My final point on sanctions: when the leaders met in Versailles, they agreed to phase out our dependency on Russian energy. In the last sanction package, we started with coal. Now we are addressing our dependency on Russian oil. Let us be clear: it will not be easy. Some member states are strongly dependent on Russian oil. But we simply have to work on it.

We now propose a ban on Russian oil. This will be a complete import ban on all Russian oil, seaborne and pipeline, crude and refined. We will make sure that we phase out Russian oil in an orderly fashion, in a way that allows us and our partners to secure alternative supply routes and minimises the impact on global markets. This is why we will phase out Russian supply of crude oil within six months and refined products by the end of the year.
Thus, we maximise pressure on Russia, while at the same time minimising collateral damage to us and our partners around the globe. Because to help Ukraine, our own economy has to remain strong.


A simulation on Russian State TV has threatened the UK and Ireland with nuclear attack.

Dmitry Kiselyov, a prominent pro-Kremlin presenter on Channel One, showed a video of an underwater missile, Poseidon, off the coast of County Donegal in northwest Ireland.

He said Russia could “plunge Britain into the depths of the sea”:

The explosion of this thermonuclear torpedo by Britain’s coastline will cause a gigantic tsunami wave up to 500 meters high. Such a barrage alone also carries extreme doses of radiation. Having passed over the British Isles, it will turn what might be left of them into a radioactive desert.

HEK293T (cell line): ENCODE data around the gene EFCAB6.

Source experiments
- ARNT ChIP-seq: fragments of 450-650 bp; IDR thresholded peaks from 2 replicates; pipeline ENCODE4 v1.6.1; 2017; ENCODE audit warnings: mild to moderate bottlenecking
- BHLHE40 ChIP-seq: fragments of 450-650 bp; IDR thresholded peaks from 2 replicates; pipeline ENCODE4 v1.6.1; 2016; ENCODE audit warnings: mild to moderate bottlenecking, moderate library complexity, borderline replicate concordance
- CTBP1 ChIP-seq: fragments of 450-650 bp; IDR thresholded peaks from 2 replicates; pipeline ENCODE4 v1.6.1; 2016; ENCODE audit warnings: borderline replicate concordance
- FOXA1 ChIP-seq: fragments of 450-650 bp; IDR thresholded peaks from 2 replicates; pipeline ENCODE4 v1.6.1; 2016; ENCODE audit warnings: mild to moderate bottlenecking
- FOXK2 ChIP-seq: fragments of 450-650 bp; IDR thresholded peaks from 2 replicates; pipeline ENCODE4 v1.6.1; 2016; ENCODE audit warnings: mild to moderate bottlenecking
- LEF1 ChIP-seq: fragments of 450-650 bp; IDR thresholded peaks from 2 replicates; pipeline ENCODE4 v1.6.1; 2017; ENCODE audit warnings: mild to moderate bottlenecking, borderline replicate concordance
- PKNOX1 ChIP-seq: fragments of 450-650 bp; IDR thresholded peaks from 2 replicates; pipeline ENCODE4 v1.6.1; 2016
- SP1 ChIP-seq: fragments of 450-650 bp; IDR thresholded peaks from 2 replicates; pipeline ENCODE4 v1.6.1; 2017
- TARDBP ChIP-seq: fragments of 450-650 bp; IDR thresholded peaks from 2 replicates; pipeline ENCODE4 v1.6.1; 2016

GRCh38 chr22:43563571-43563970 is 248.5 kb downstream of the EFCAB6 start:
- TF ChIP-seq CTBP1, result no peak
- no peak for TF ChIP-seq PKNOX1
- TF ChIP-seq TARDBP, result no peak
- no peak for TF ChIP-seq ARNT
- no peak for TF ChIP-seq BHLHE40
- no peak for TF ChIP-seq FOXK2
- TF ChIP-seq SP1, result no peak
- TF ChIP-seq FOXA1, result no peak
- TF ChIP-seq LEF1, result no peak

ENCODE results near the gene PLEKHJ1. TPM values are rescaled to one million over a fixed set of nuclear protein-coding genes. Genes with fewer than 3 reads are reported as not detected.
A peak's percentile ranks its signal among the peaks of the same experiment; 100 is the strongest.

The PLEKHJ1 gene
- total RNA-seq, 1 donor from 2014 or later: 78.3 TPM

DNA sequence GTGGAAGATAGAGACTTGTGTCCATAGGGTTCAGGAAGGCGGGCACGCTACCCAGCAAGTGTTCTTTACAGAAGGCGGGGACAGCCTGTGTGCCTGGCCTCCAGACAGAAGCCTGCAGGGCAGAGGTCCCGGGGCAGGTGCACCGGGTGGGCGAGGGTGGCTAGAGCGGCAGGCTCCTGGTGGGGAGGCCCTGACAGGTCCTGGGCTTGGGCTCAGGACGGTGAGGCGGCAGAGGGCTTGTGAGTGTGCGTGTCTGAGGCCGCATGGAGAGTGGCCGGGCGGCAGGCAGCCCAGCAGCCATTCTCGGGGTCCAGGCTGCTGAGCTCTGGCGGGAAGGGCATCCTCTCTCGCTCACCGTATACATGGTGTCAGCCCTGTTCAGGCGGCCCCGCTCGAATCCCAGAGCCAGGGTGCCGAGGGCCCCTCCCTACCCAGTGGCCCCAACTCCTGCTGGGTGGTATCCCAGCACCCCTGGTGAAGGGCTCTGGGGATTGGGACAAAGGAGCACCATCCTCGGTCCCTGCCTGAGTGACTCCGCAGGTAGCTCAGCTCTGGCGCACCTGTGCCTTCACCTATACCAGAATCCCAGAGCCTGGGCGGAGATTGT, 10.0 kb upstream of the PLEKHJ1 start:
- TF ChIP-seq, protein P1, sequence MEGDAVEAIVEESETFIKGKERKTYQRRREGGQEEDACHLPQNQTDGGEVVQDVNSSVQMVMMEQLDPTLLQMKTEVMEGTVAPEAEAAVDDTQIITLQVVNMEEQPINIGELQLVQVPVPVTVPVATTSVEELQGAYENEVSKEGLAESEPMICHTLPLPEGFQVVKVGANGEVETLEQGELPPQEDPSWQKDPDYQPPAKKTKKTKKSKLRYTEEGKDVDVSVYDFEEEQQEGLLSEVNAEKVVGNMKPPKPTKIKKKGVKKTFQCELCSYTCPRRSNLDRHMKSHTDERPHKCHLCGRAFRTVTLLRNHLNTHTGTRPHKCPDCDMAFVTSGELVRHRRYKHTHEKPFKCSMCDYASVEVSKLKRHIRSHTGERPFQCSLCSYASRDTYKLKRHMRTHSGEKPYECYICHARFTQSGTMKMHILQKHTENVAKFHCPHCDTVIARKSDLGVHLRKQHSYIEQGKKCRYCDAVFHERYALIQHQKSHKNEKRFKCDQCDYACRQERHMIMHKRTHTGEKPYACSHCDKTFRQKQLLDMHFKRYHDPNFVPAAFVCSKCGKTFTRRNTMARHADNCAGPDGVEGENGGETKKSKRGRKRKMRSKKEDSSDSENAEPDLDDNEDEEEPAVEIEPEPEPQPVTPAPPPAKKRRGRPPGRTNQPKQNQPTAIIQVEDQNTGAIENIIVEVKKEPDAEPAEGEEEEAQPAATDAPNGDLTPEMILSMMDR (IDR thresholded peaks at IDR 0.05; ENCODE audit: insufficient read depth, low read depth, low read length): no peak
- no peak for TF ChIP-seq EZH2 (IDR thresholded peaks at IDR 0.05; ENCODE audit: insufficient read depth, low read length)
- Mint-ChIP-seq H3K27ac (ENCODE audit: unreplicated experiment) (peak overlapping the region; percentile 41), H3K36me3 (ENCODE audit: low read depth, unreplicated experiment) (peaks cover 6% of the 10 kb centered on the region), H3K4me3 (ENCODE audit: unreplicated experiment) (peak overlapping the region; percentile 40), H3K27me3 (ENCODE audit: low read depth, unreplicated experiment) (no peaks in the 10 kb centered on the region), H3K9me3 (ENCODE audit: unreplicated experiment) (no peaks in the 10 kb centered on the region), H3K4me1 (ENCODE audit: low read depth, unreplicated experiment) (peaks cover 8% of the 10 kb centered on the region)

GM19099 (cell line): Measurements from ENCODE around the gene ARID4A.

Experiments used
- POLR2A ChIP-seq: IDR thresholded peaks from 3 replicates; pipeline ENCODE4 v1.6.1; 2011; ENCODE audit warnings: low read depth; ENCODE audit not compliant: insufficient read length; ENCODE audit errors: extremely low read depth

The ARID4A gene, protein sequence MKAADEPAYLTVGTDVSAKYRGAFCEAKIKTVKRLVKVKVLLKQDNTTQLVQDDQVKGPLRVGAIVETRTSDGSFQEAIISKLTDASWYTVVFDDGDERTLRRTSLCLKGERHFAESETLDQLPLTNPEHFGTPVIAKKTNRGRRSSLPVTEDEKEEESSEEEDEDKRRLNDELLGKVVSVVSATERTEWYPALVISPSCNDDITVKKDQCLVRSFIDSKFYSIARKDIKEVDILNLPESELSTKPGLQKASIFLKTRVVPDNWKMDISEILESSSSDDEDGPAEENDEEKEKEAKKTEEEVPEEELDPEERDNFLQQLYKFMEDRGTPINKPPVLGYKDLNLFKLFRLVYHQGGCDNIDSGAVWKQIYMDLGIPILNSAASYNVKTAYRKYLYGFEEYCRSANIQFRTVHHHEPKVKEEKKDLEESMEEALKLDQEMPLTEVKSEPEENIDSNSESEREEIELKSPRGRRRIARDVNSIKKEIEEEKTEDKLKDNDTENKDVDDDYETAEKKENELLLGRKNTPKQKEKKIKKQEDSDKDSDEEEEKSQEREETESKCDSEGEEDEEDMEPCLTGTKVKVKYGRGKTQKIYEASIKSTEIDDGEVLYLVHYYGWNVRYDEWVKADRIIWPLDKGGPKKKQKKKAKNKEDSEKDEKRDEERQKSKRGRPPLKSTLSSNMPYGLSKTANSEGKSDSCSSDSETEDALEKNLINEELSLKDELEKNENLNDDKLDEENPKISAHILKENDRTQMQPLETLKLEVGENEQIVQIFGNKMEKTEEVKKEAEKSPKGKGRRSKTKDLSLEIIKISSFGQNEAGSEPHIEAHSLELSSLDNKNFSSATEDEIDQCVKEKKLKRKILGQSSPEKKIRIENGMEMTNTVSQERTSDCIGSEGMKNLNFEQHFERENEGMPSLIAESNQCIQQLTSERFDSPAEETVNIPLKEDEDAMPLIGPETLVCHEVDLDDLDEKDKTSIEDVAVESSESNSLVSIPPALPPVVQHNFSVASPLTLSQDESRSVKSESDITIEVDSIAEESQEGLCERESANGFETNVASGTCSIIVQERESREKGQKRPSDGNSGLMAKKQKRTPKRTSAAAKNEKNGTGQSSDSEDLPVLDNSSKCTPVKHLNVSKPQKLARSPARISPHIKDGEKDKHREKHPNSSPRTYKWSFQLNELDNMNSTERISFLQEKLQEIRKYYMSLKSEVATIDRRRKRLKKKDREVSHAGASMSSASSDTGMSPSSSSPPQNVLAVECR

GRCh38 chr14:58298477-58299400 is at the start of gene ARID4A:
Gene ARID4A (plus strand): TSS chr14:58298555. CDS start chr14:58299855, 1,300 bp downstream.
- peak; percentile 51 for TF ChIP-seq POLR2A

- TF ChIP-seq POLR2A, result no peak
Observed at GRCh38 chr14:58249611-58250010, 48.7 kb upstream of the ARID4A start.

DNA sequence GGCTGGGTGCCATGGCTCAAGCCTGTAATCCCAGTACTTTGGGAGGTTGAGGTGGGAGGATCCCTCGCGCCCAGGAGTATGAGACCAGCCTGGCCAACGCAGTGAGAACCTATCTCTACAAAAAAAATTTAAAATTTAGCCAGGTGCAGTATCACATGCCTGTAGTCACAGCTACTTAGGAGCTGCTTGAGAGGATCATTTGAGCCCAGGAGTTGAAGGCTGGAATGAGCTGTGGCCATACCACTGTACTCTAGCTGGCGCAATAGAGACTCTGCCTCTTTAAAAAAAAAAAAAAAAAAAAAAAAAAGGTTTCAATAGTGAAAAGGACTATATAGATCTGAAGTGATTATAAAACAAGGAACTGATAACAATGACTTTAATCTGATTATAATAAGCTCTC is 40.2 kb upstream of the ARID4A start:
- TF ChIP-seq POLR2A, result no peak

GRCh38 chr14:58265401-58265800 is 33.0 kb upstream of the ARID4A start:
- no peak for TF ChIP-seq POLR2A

Neale Richmond, a legislator with Ireland’s ruling Fine Gael Party, responded by calling for the expulsion of Russian Ambassador Yury Filatov.

In late January, Russia stirred Irish anger with the announcement of naval exercises, including the firing of missiles, off the southwest coast in February. Taken aback by the reaction, Moscow cancelled the planned operation days later.


Australia has imposed sanctions on another 76 Russians and on 34 Ukrainian officials in the Russian proxy areas of Donetsk and Luhansk.

Foreign Minister Marisa Payne said, “These individuals have violated the sovereignty and territorial integrity of Ukraine through their assertion of governmental authority over areas of Ukraine without the Ukrainian Government’s authorisation.

Australia has now sanctioned 812 individuals and 47 entities over the Russian invasion of Ukraine.

ORIGINAL ENTRY: Russian shelling and bombing killed 21 civilians and injured 27 in the Donetsk region in eastern Ukraine on Tuesday.

Governor Pavlo Kyrylenko announced the total, the highest daily toll in the region since a Russian missile killed 57 civilians in a railway station in Kramatorsk on April 8.

At least 10 people were killed and 15 wounded by shelling of a coke plant, striking a nearby bus depot, in Avdiivka. Others were slain in Vugledar and Lyman.

The victims in Avdiivka were factory workers waiting to board a bus after their shift.

A Russian offensive is trying to seize territory around Russian-proxy areas of Donetsk and Luhansk. The advance is making only incremental progress amid Ukrainian resistance and problems with supply, logistics, and morale.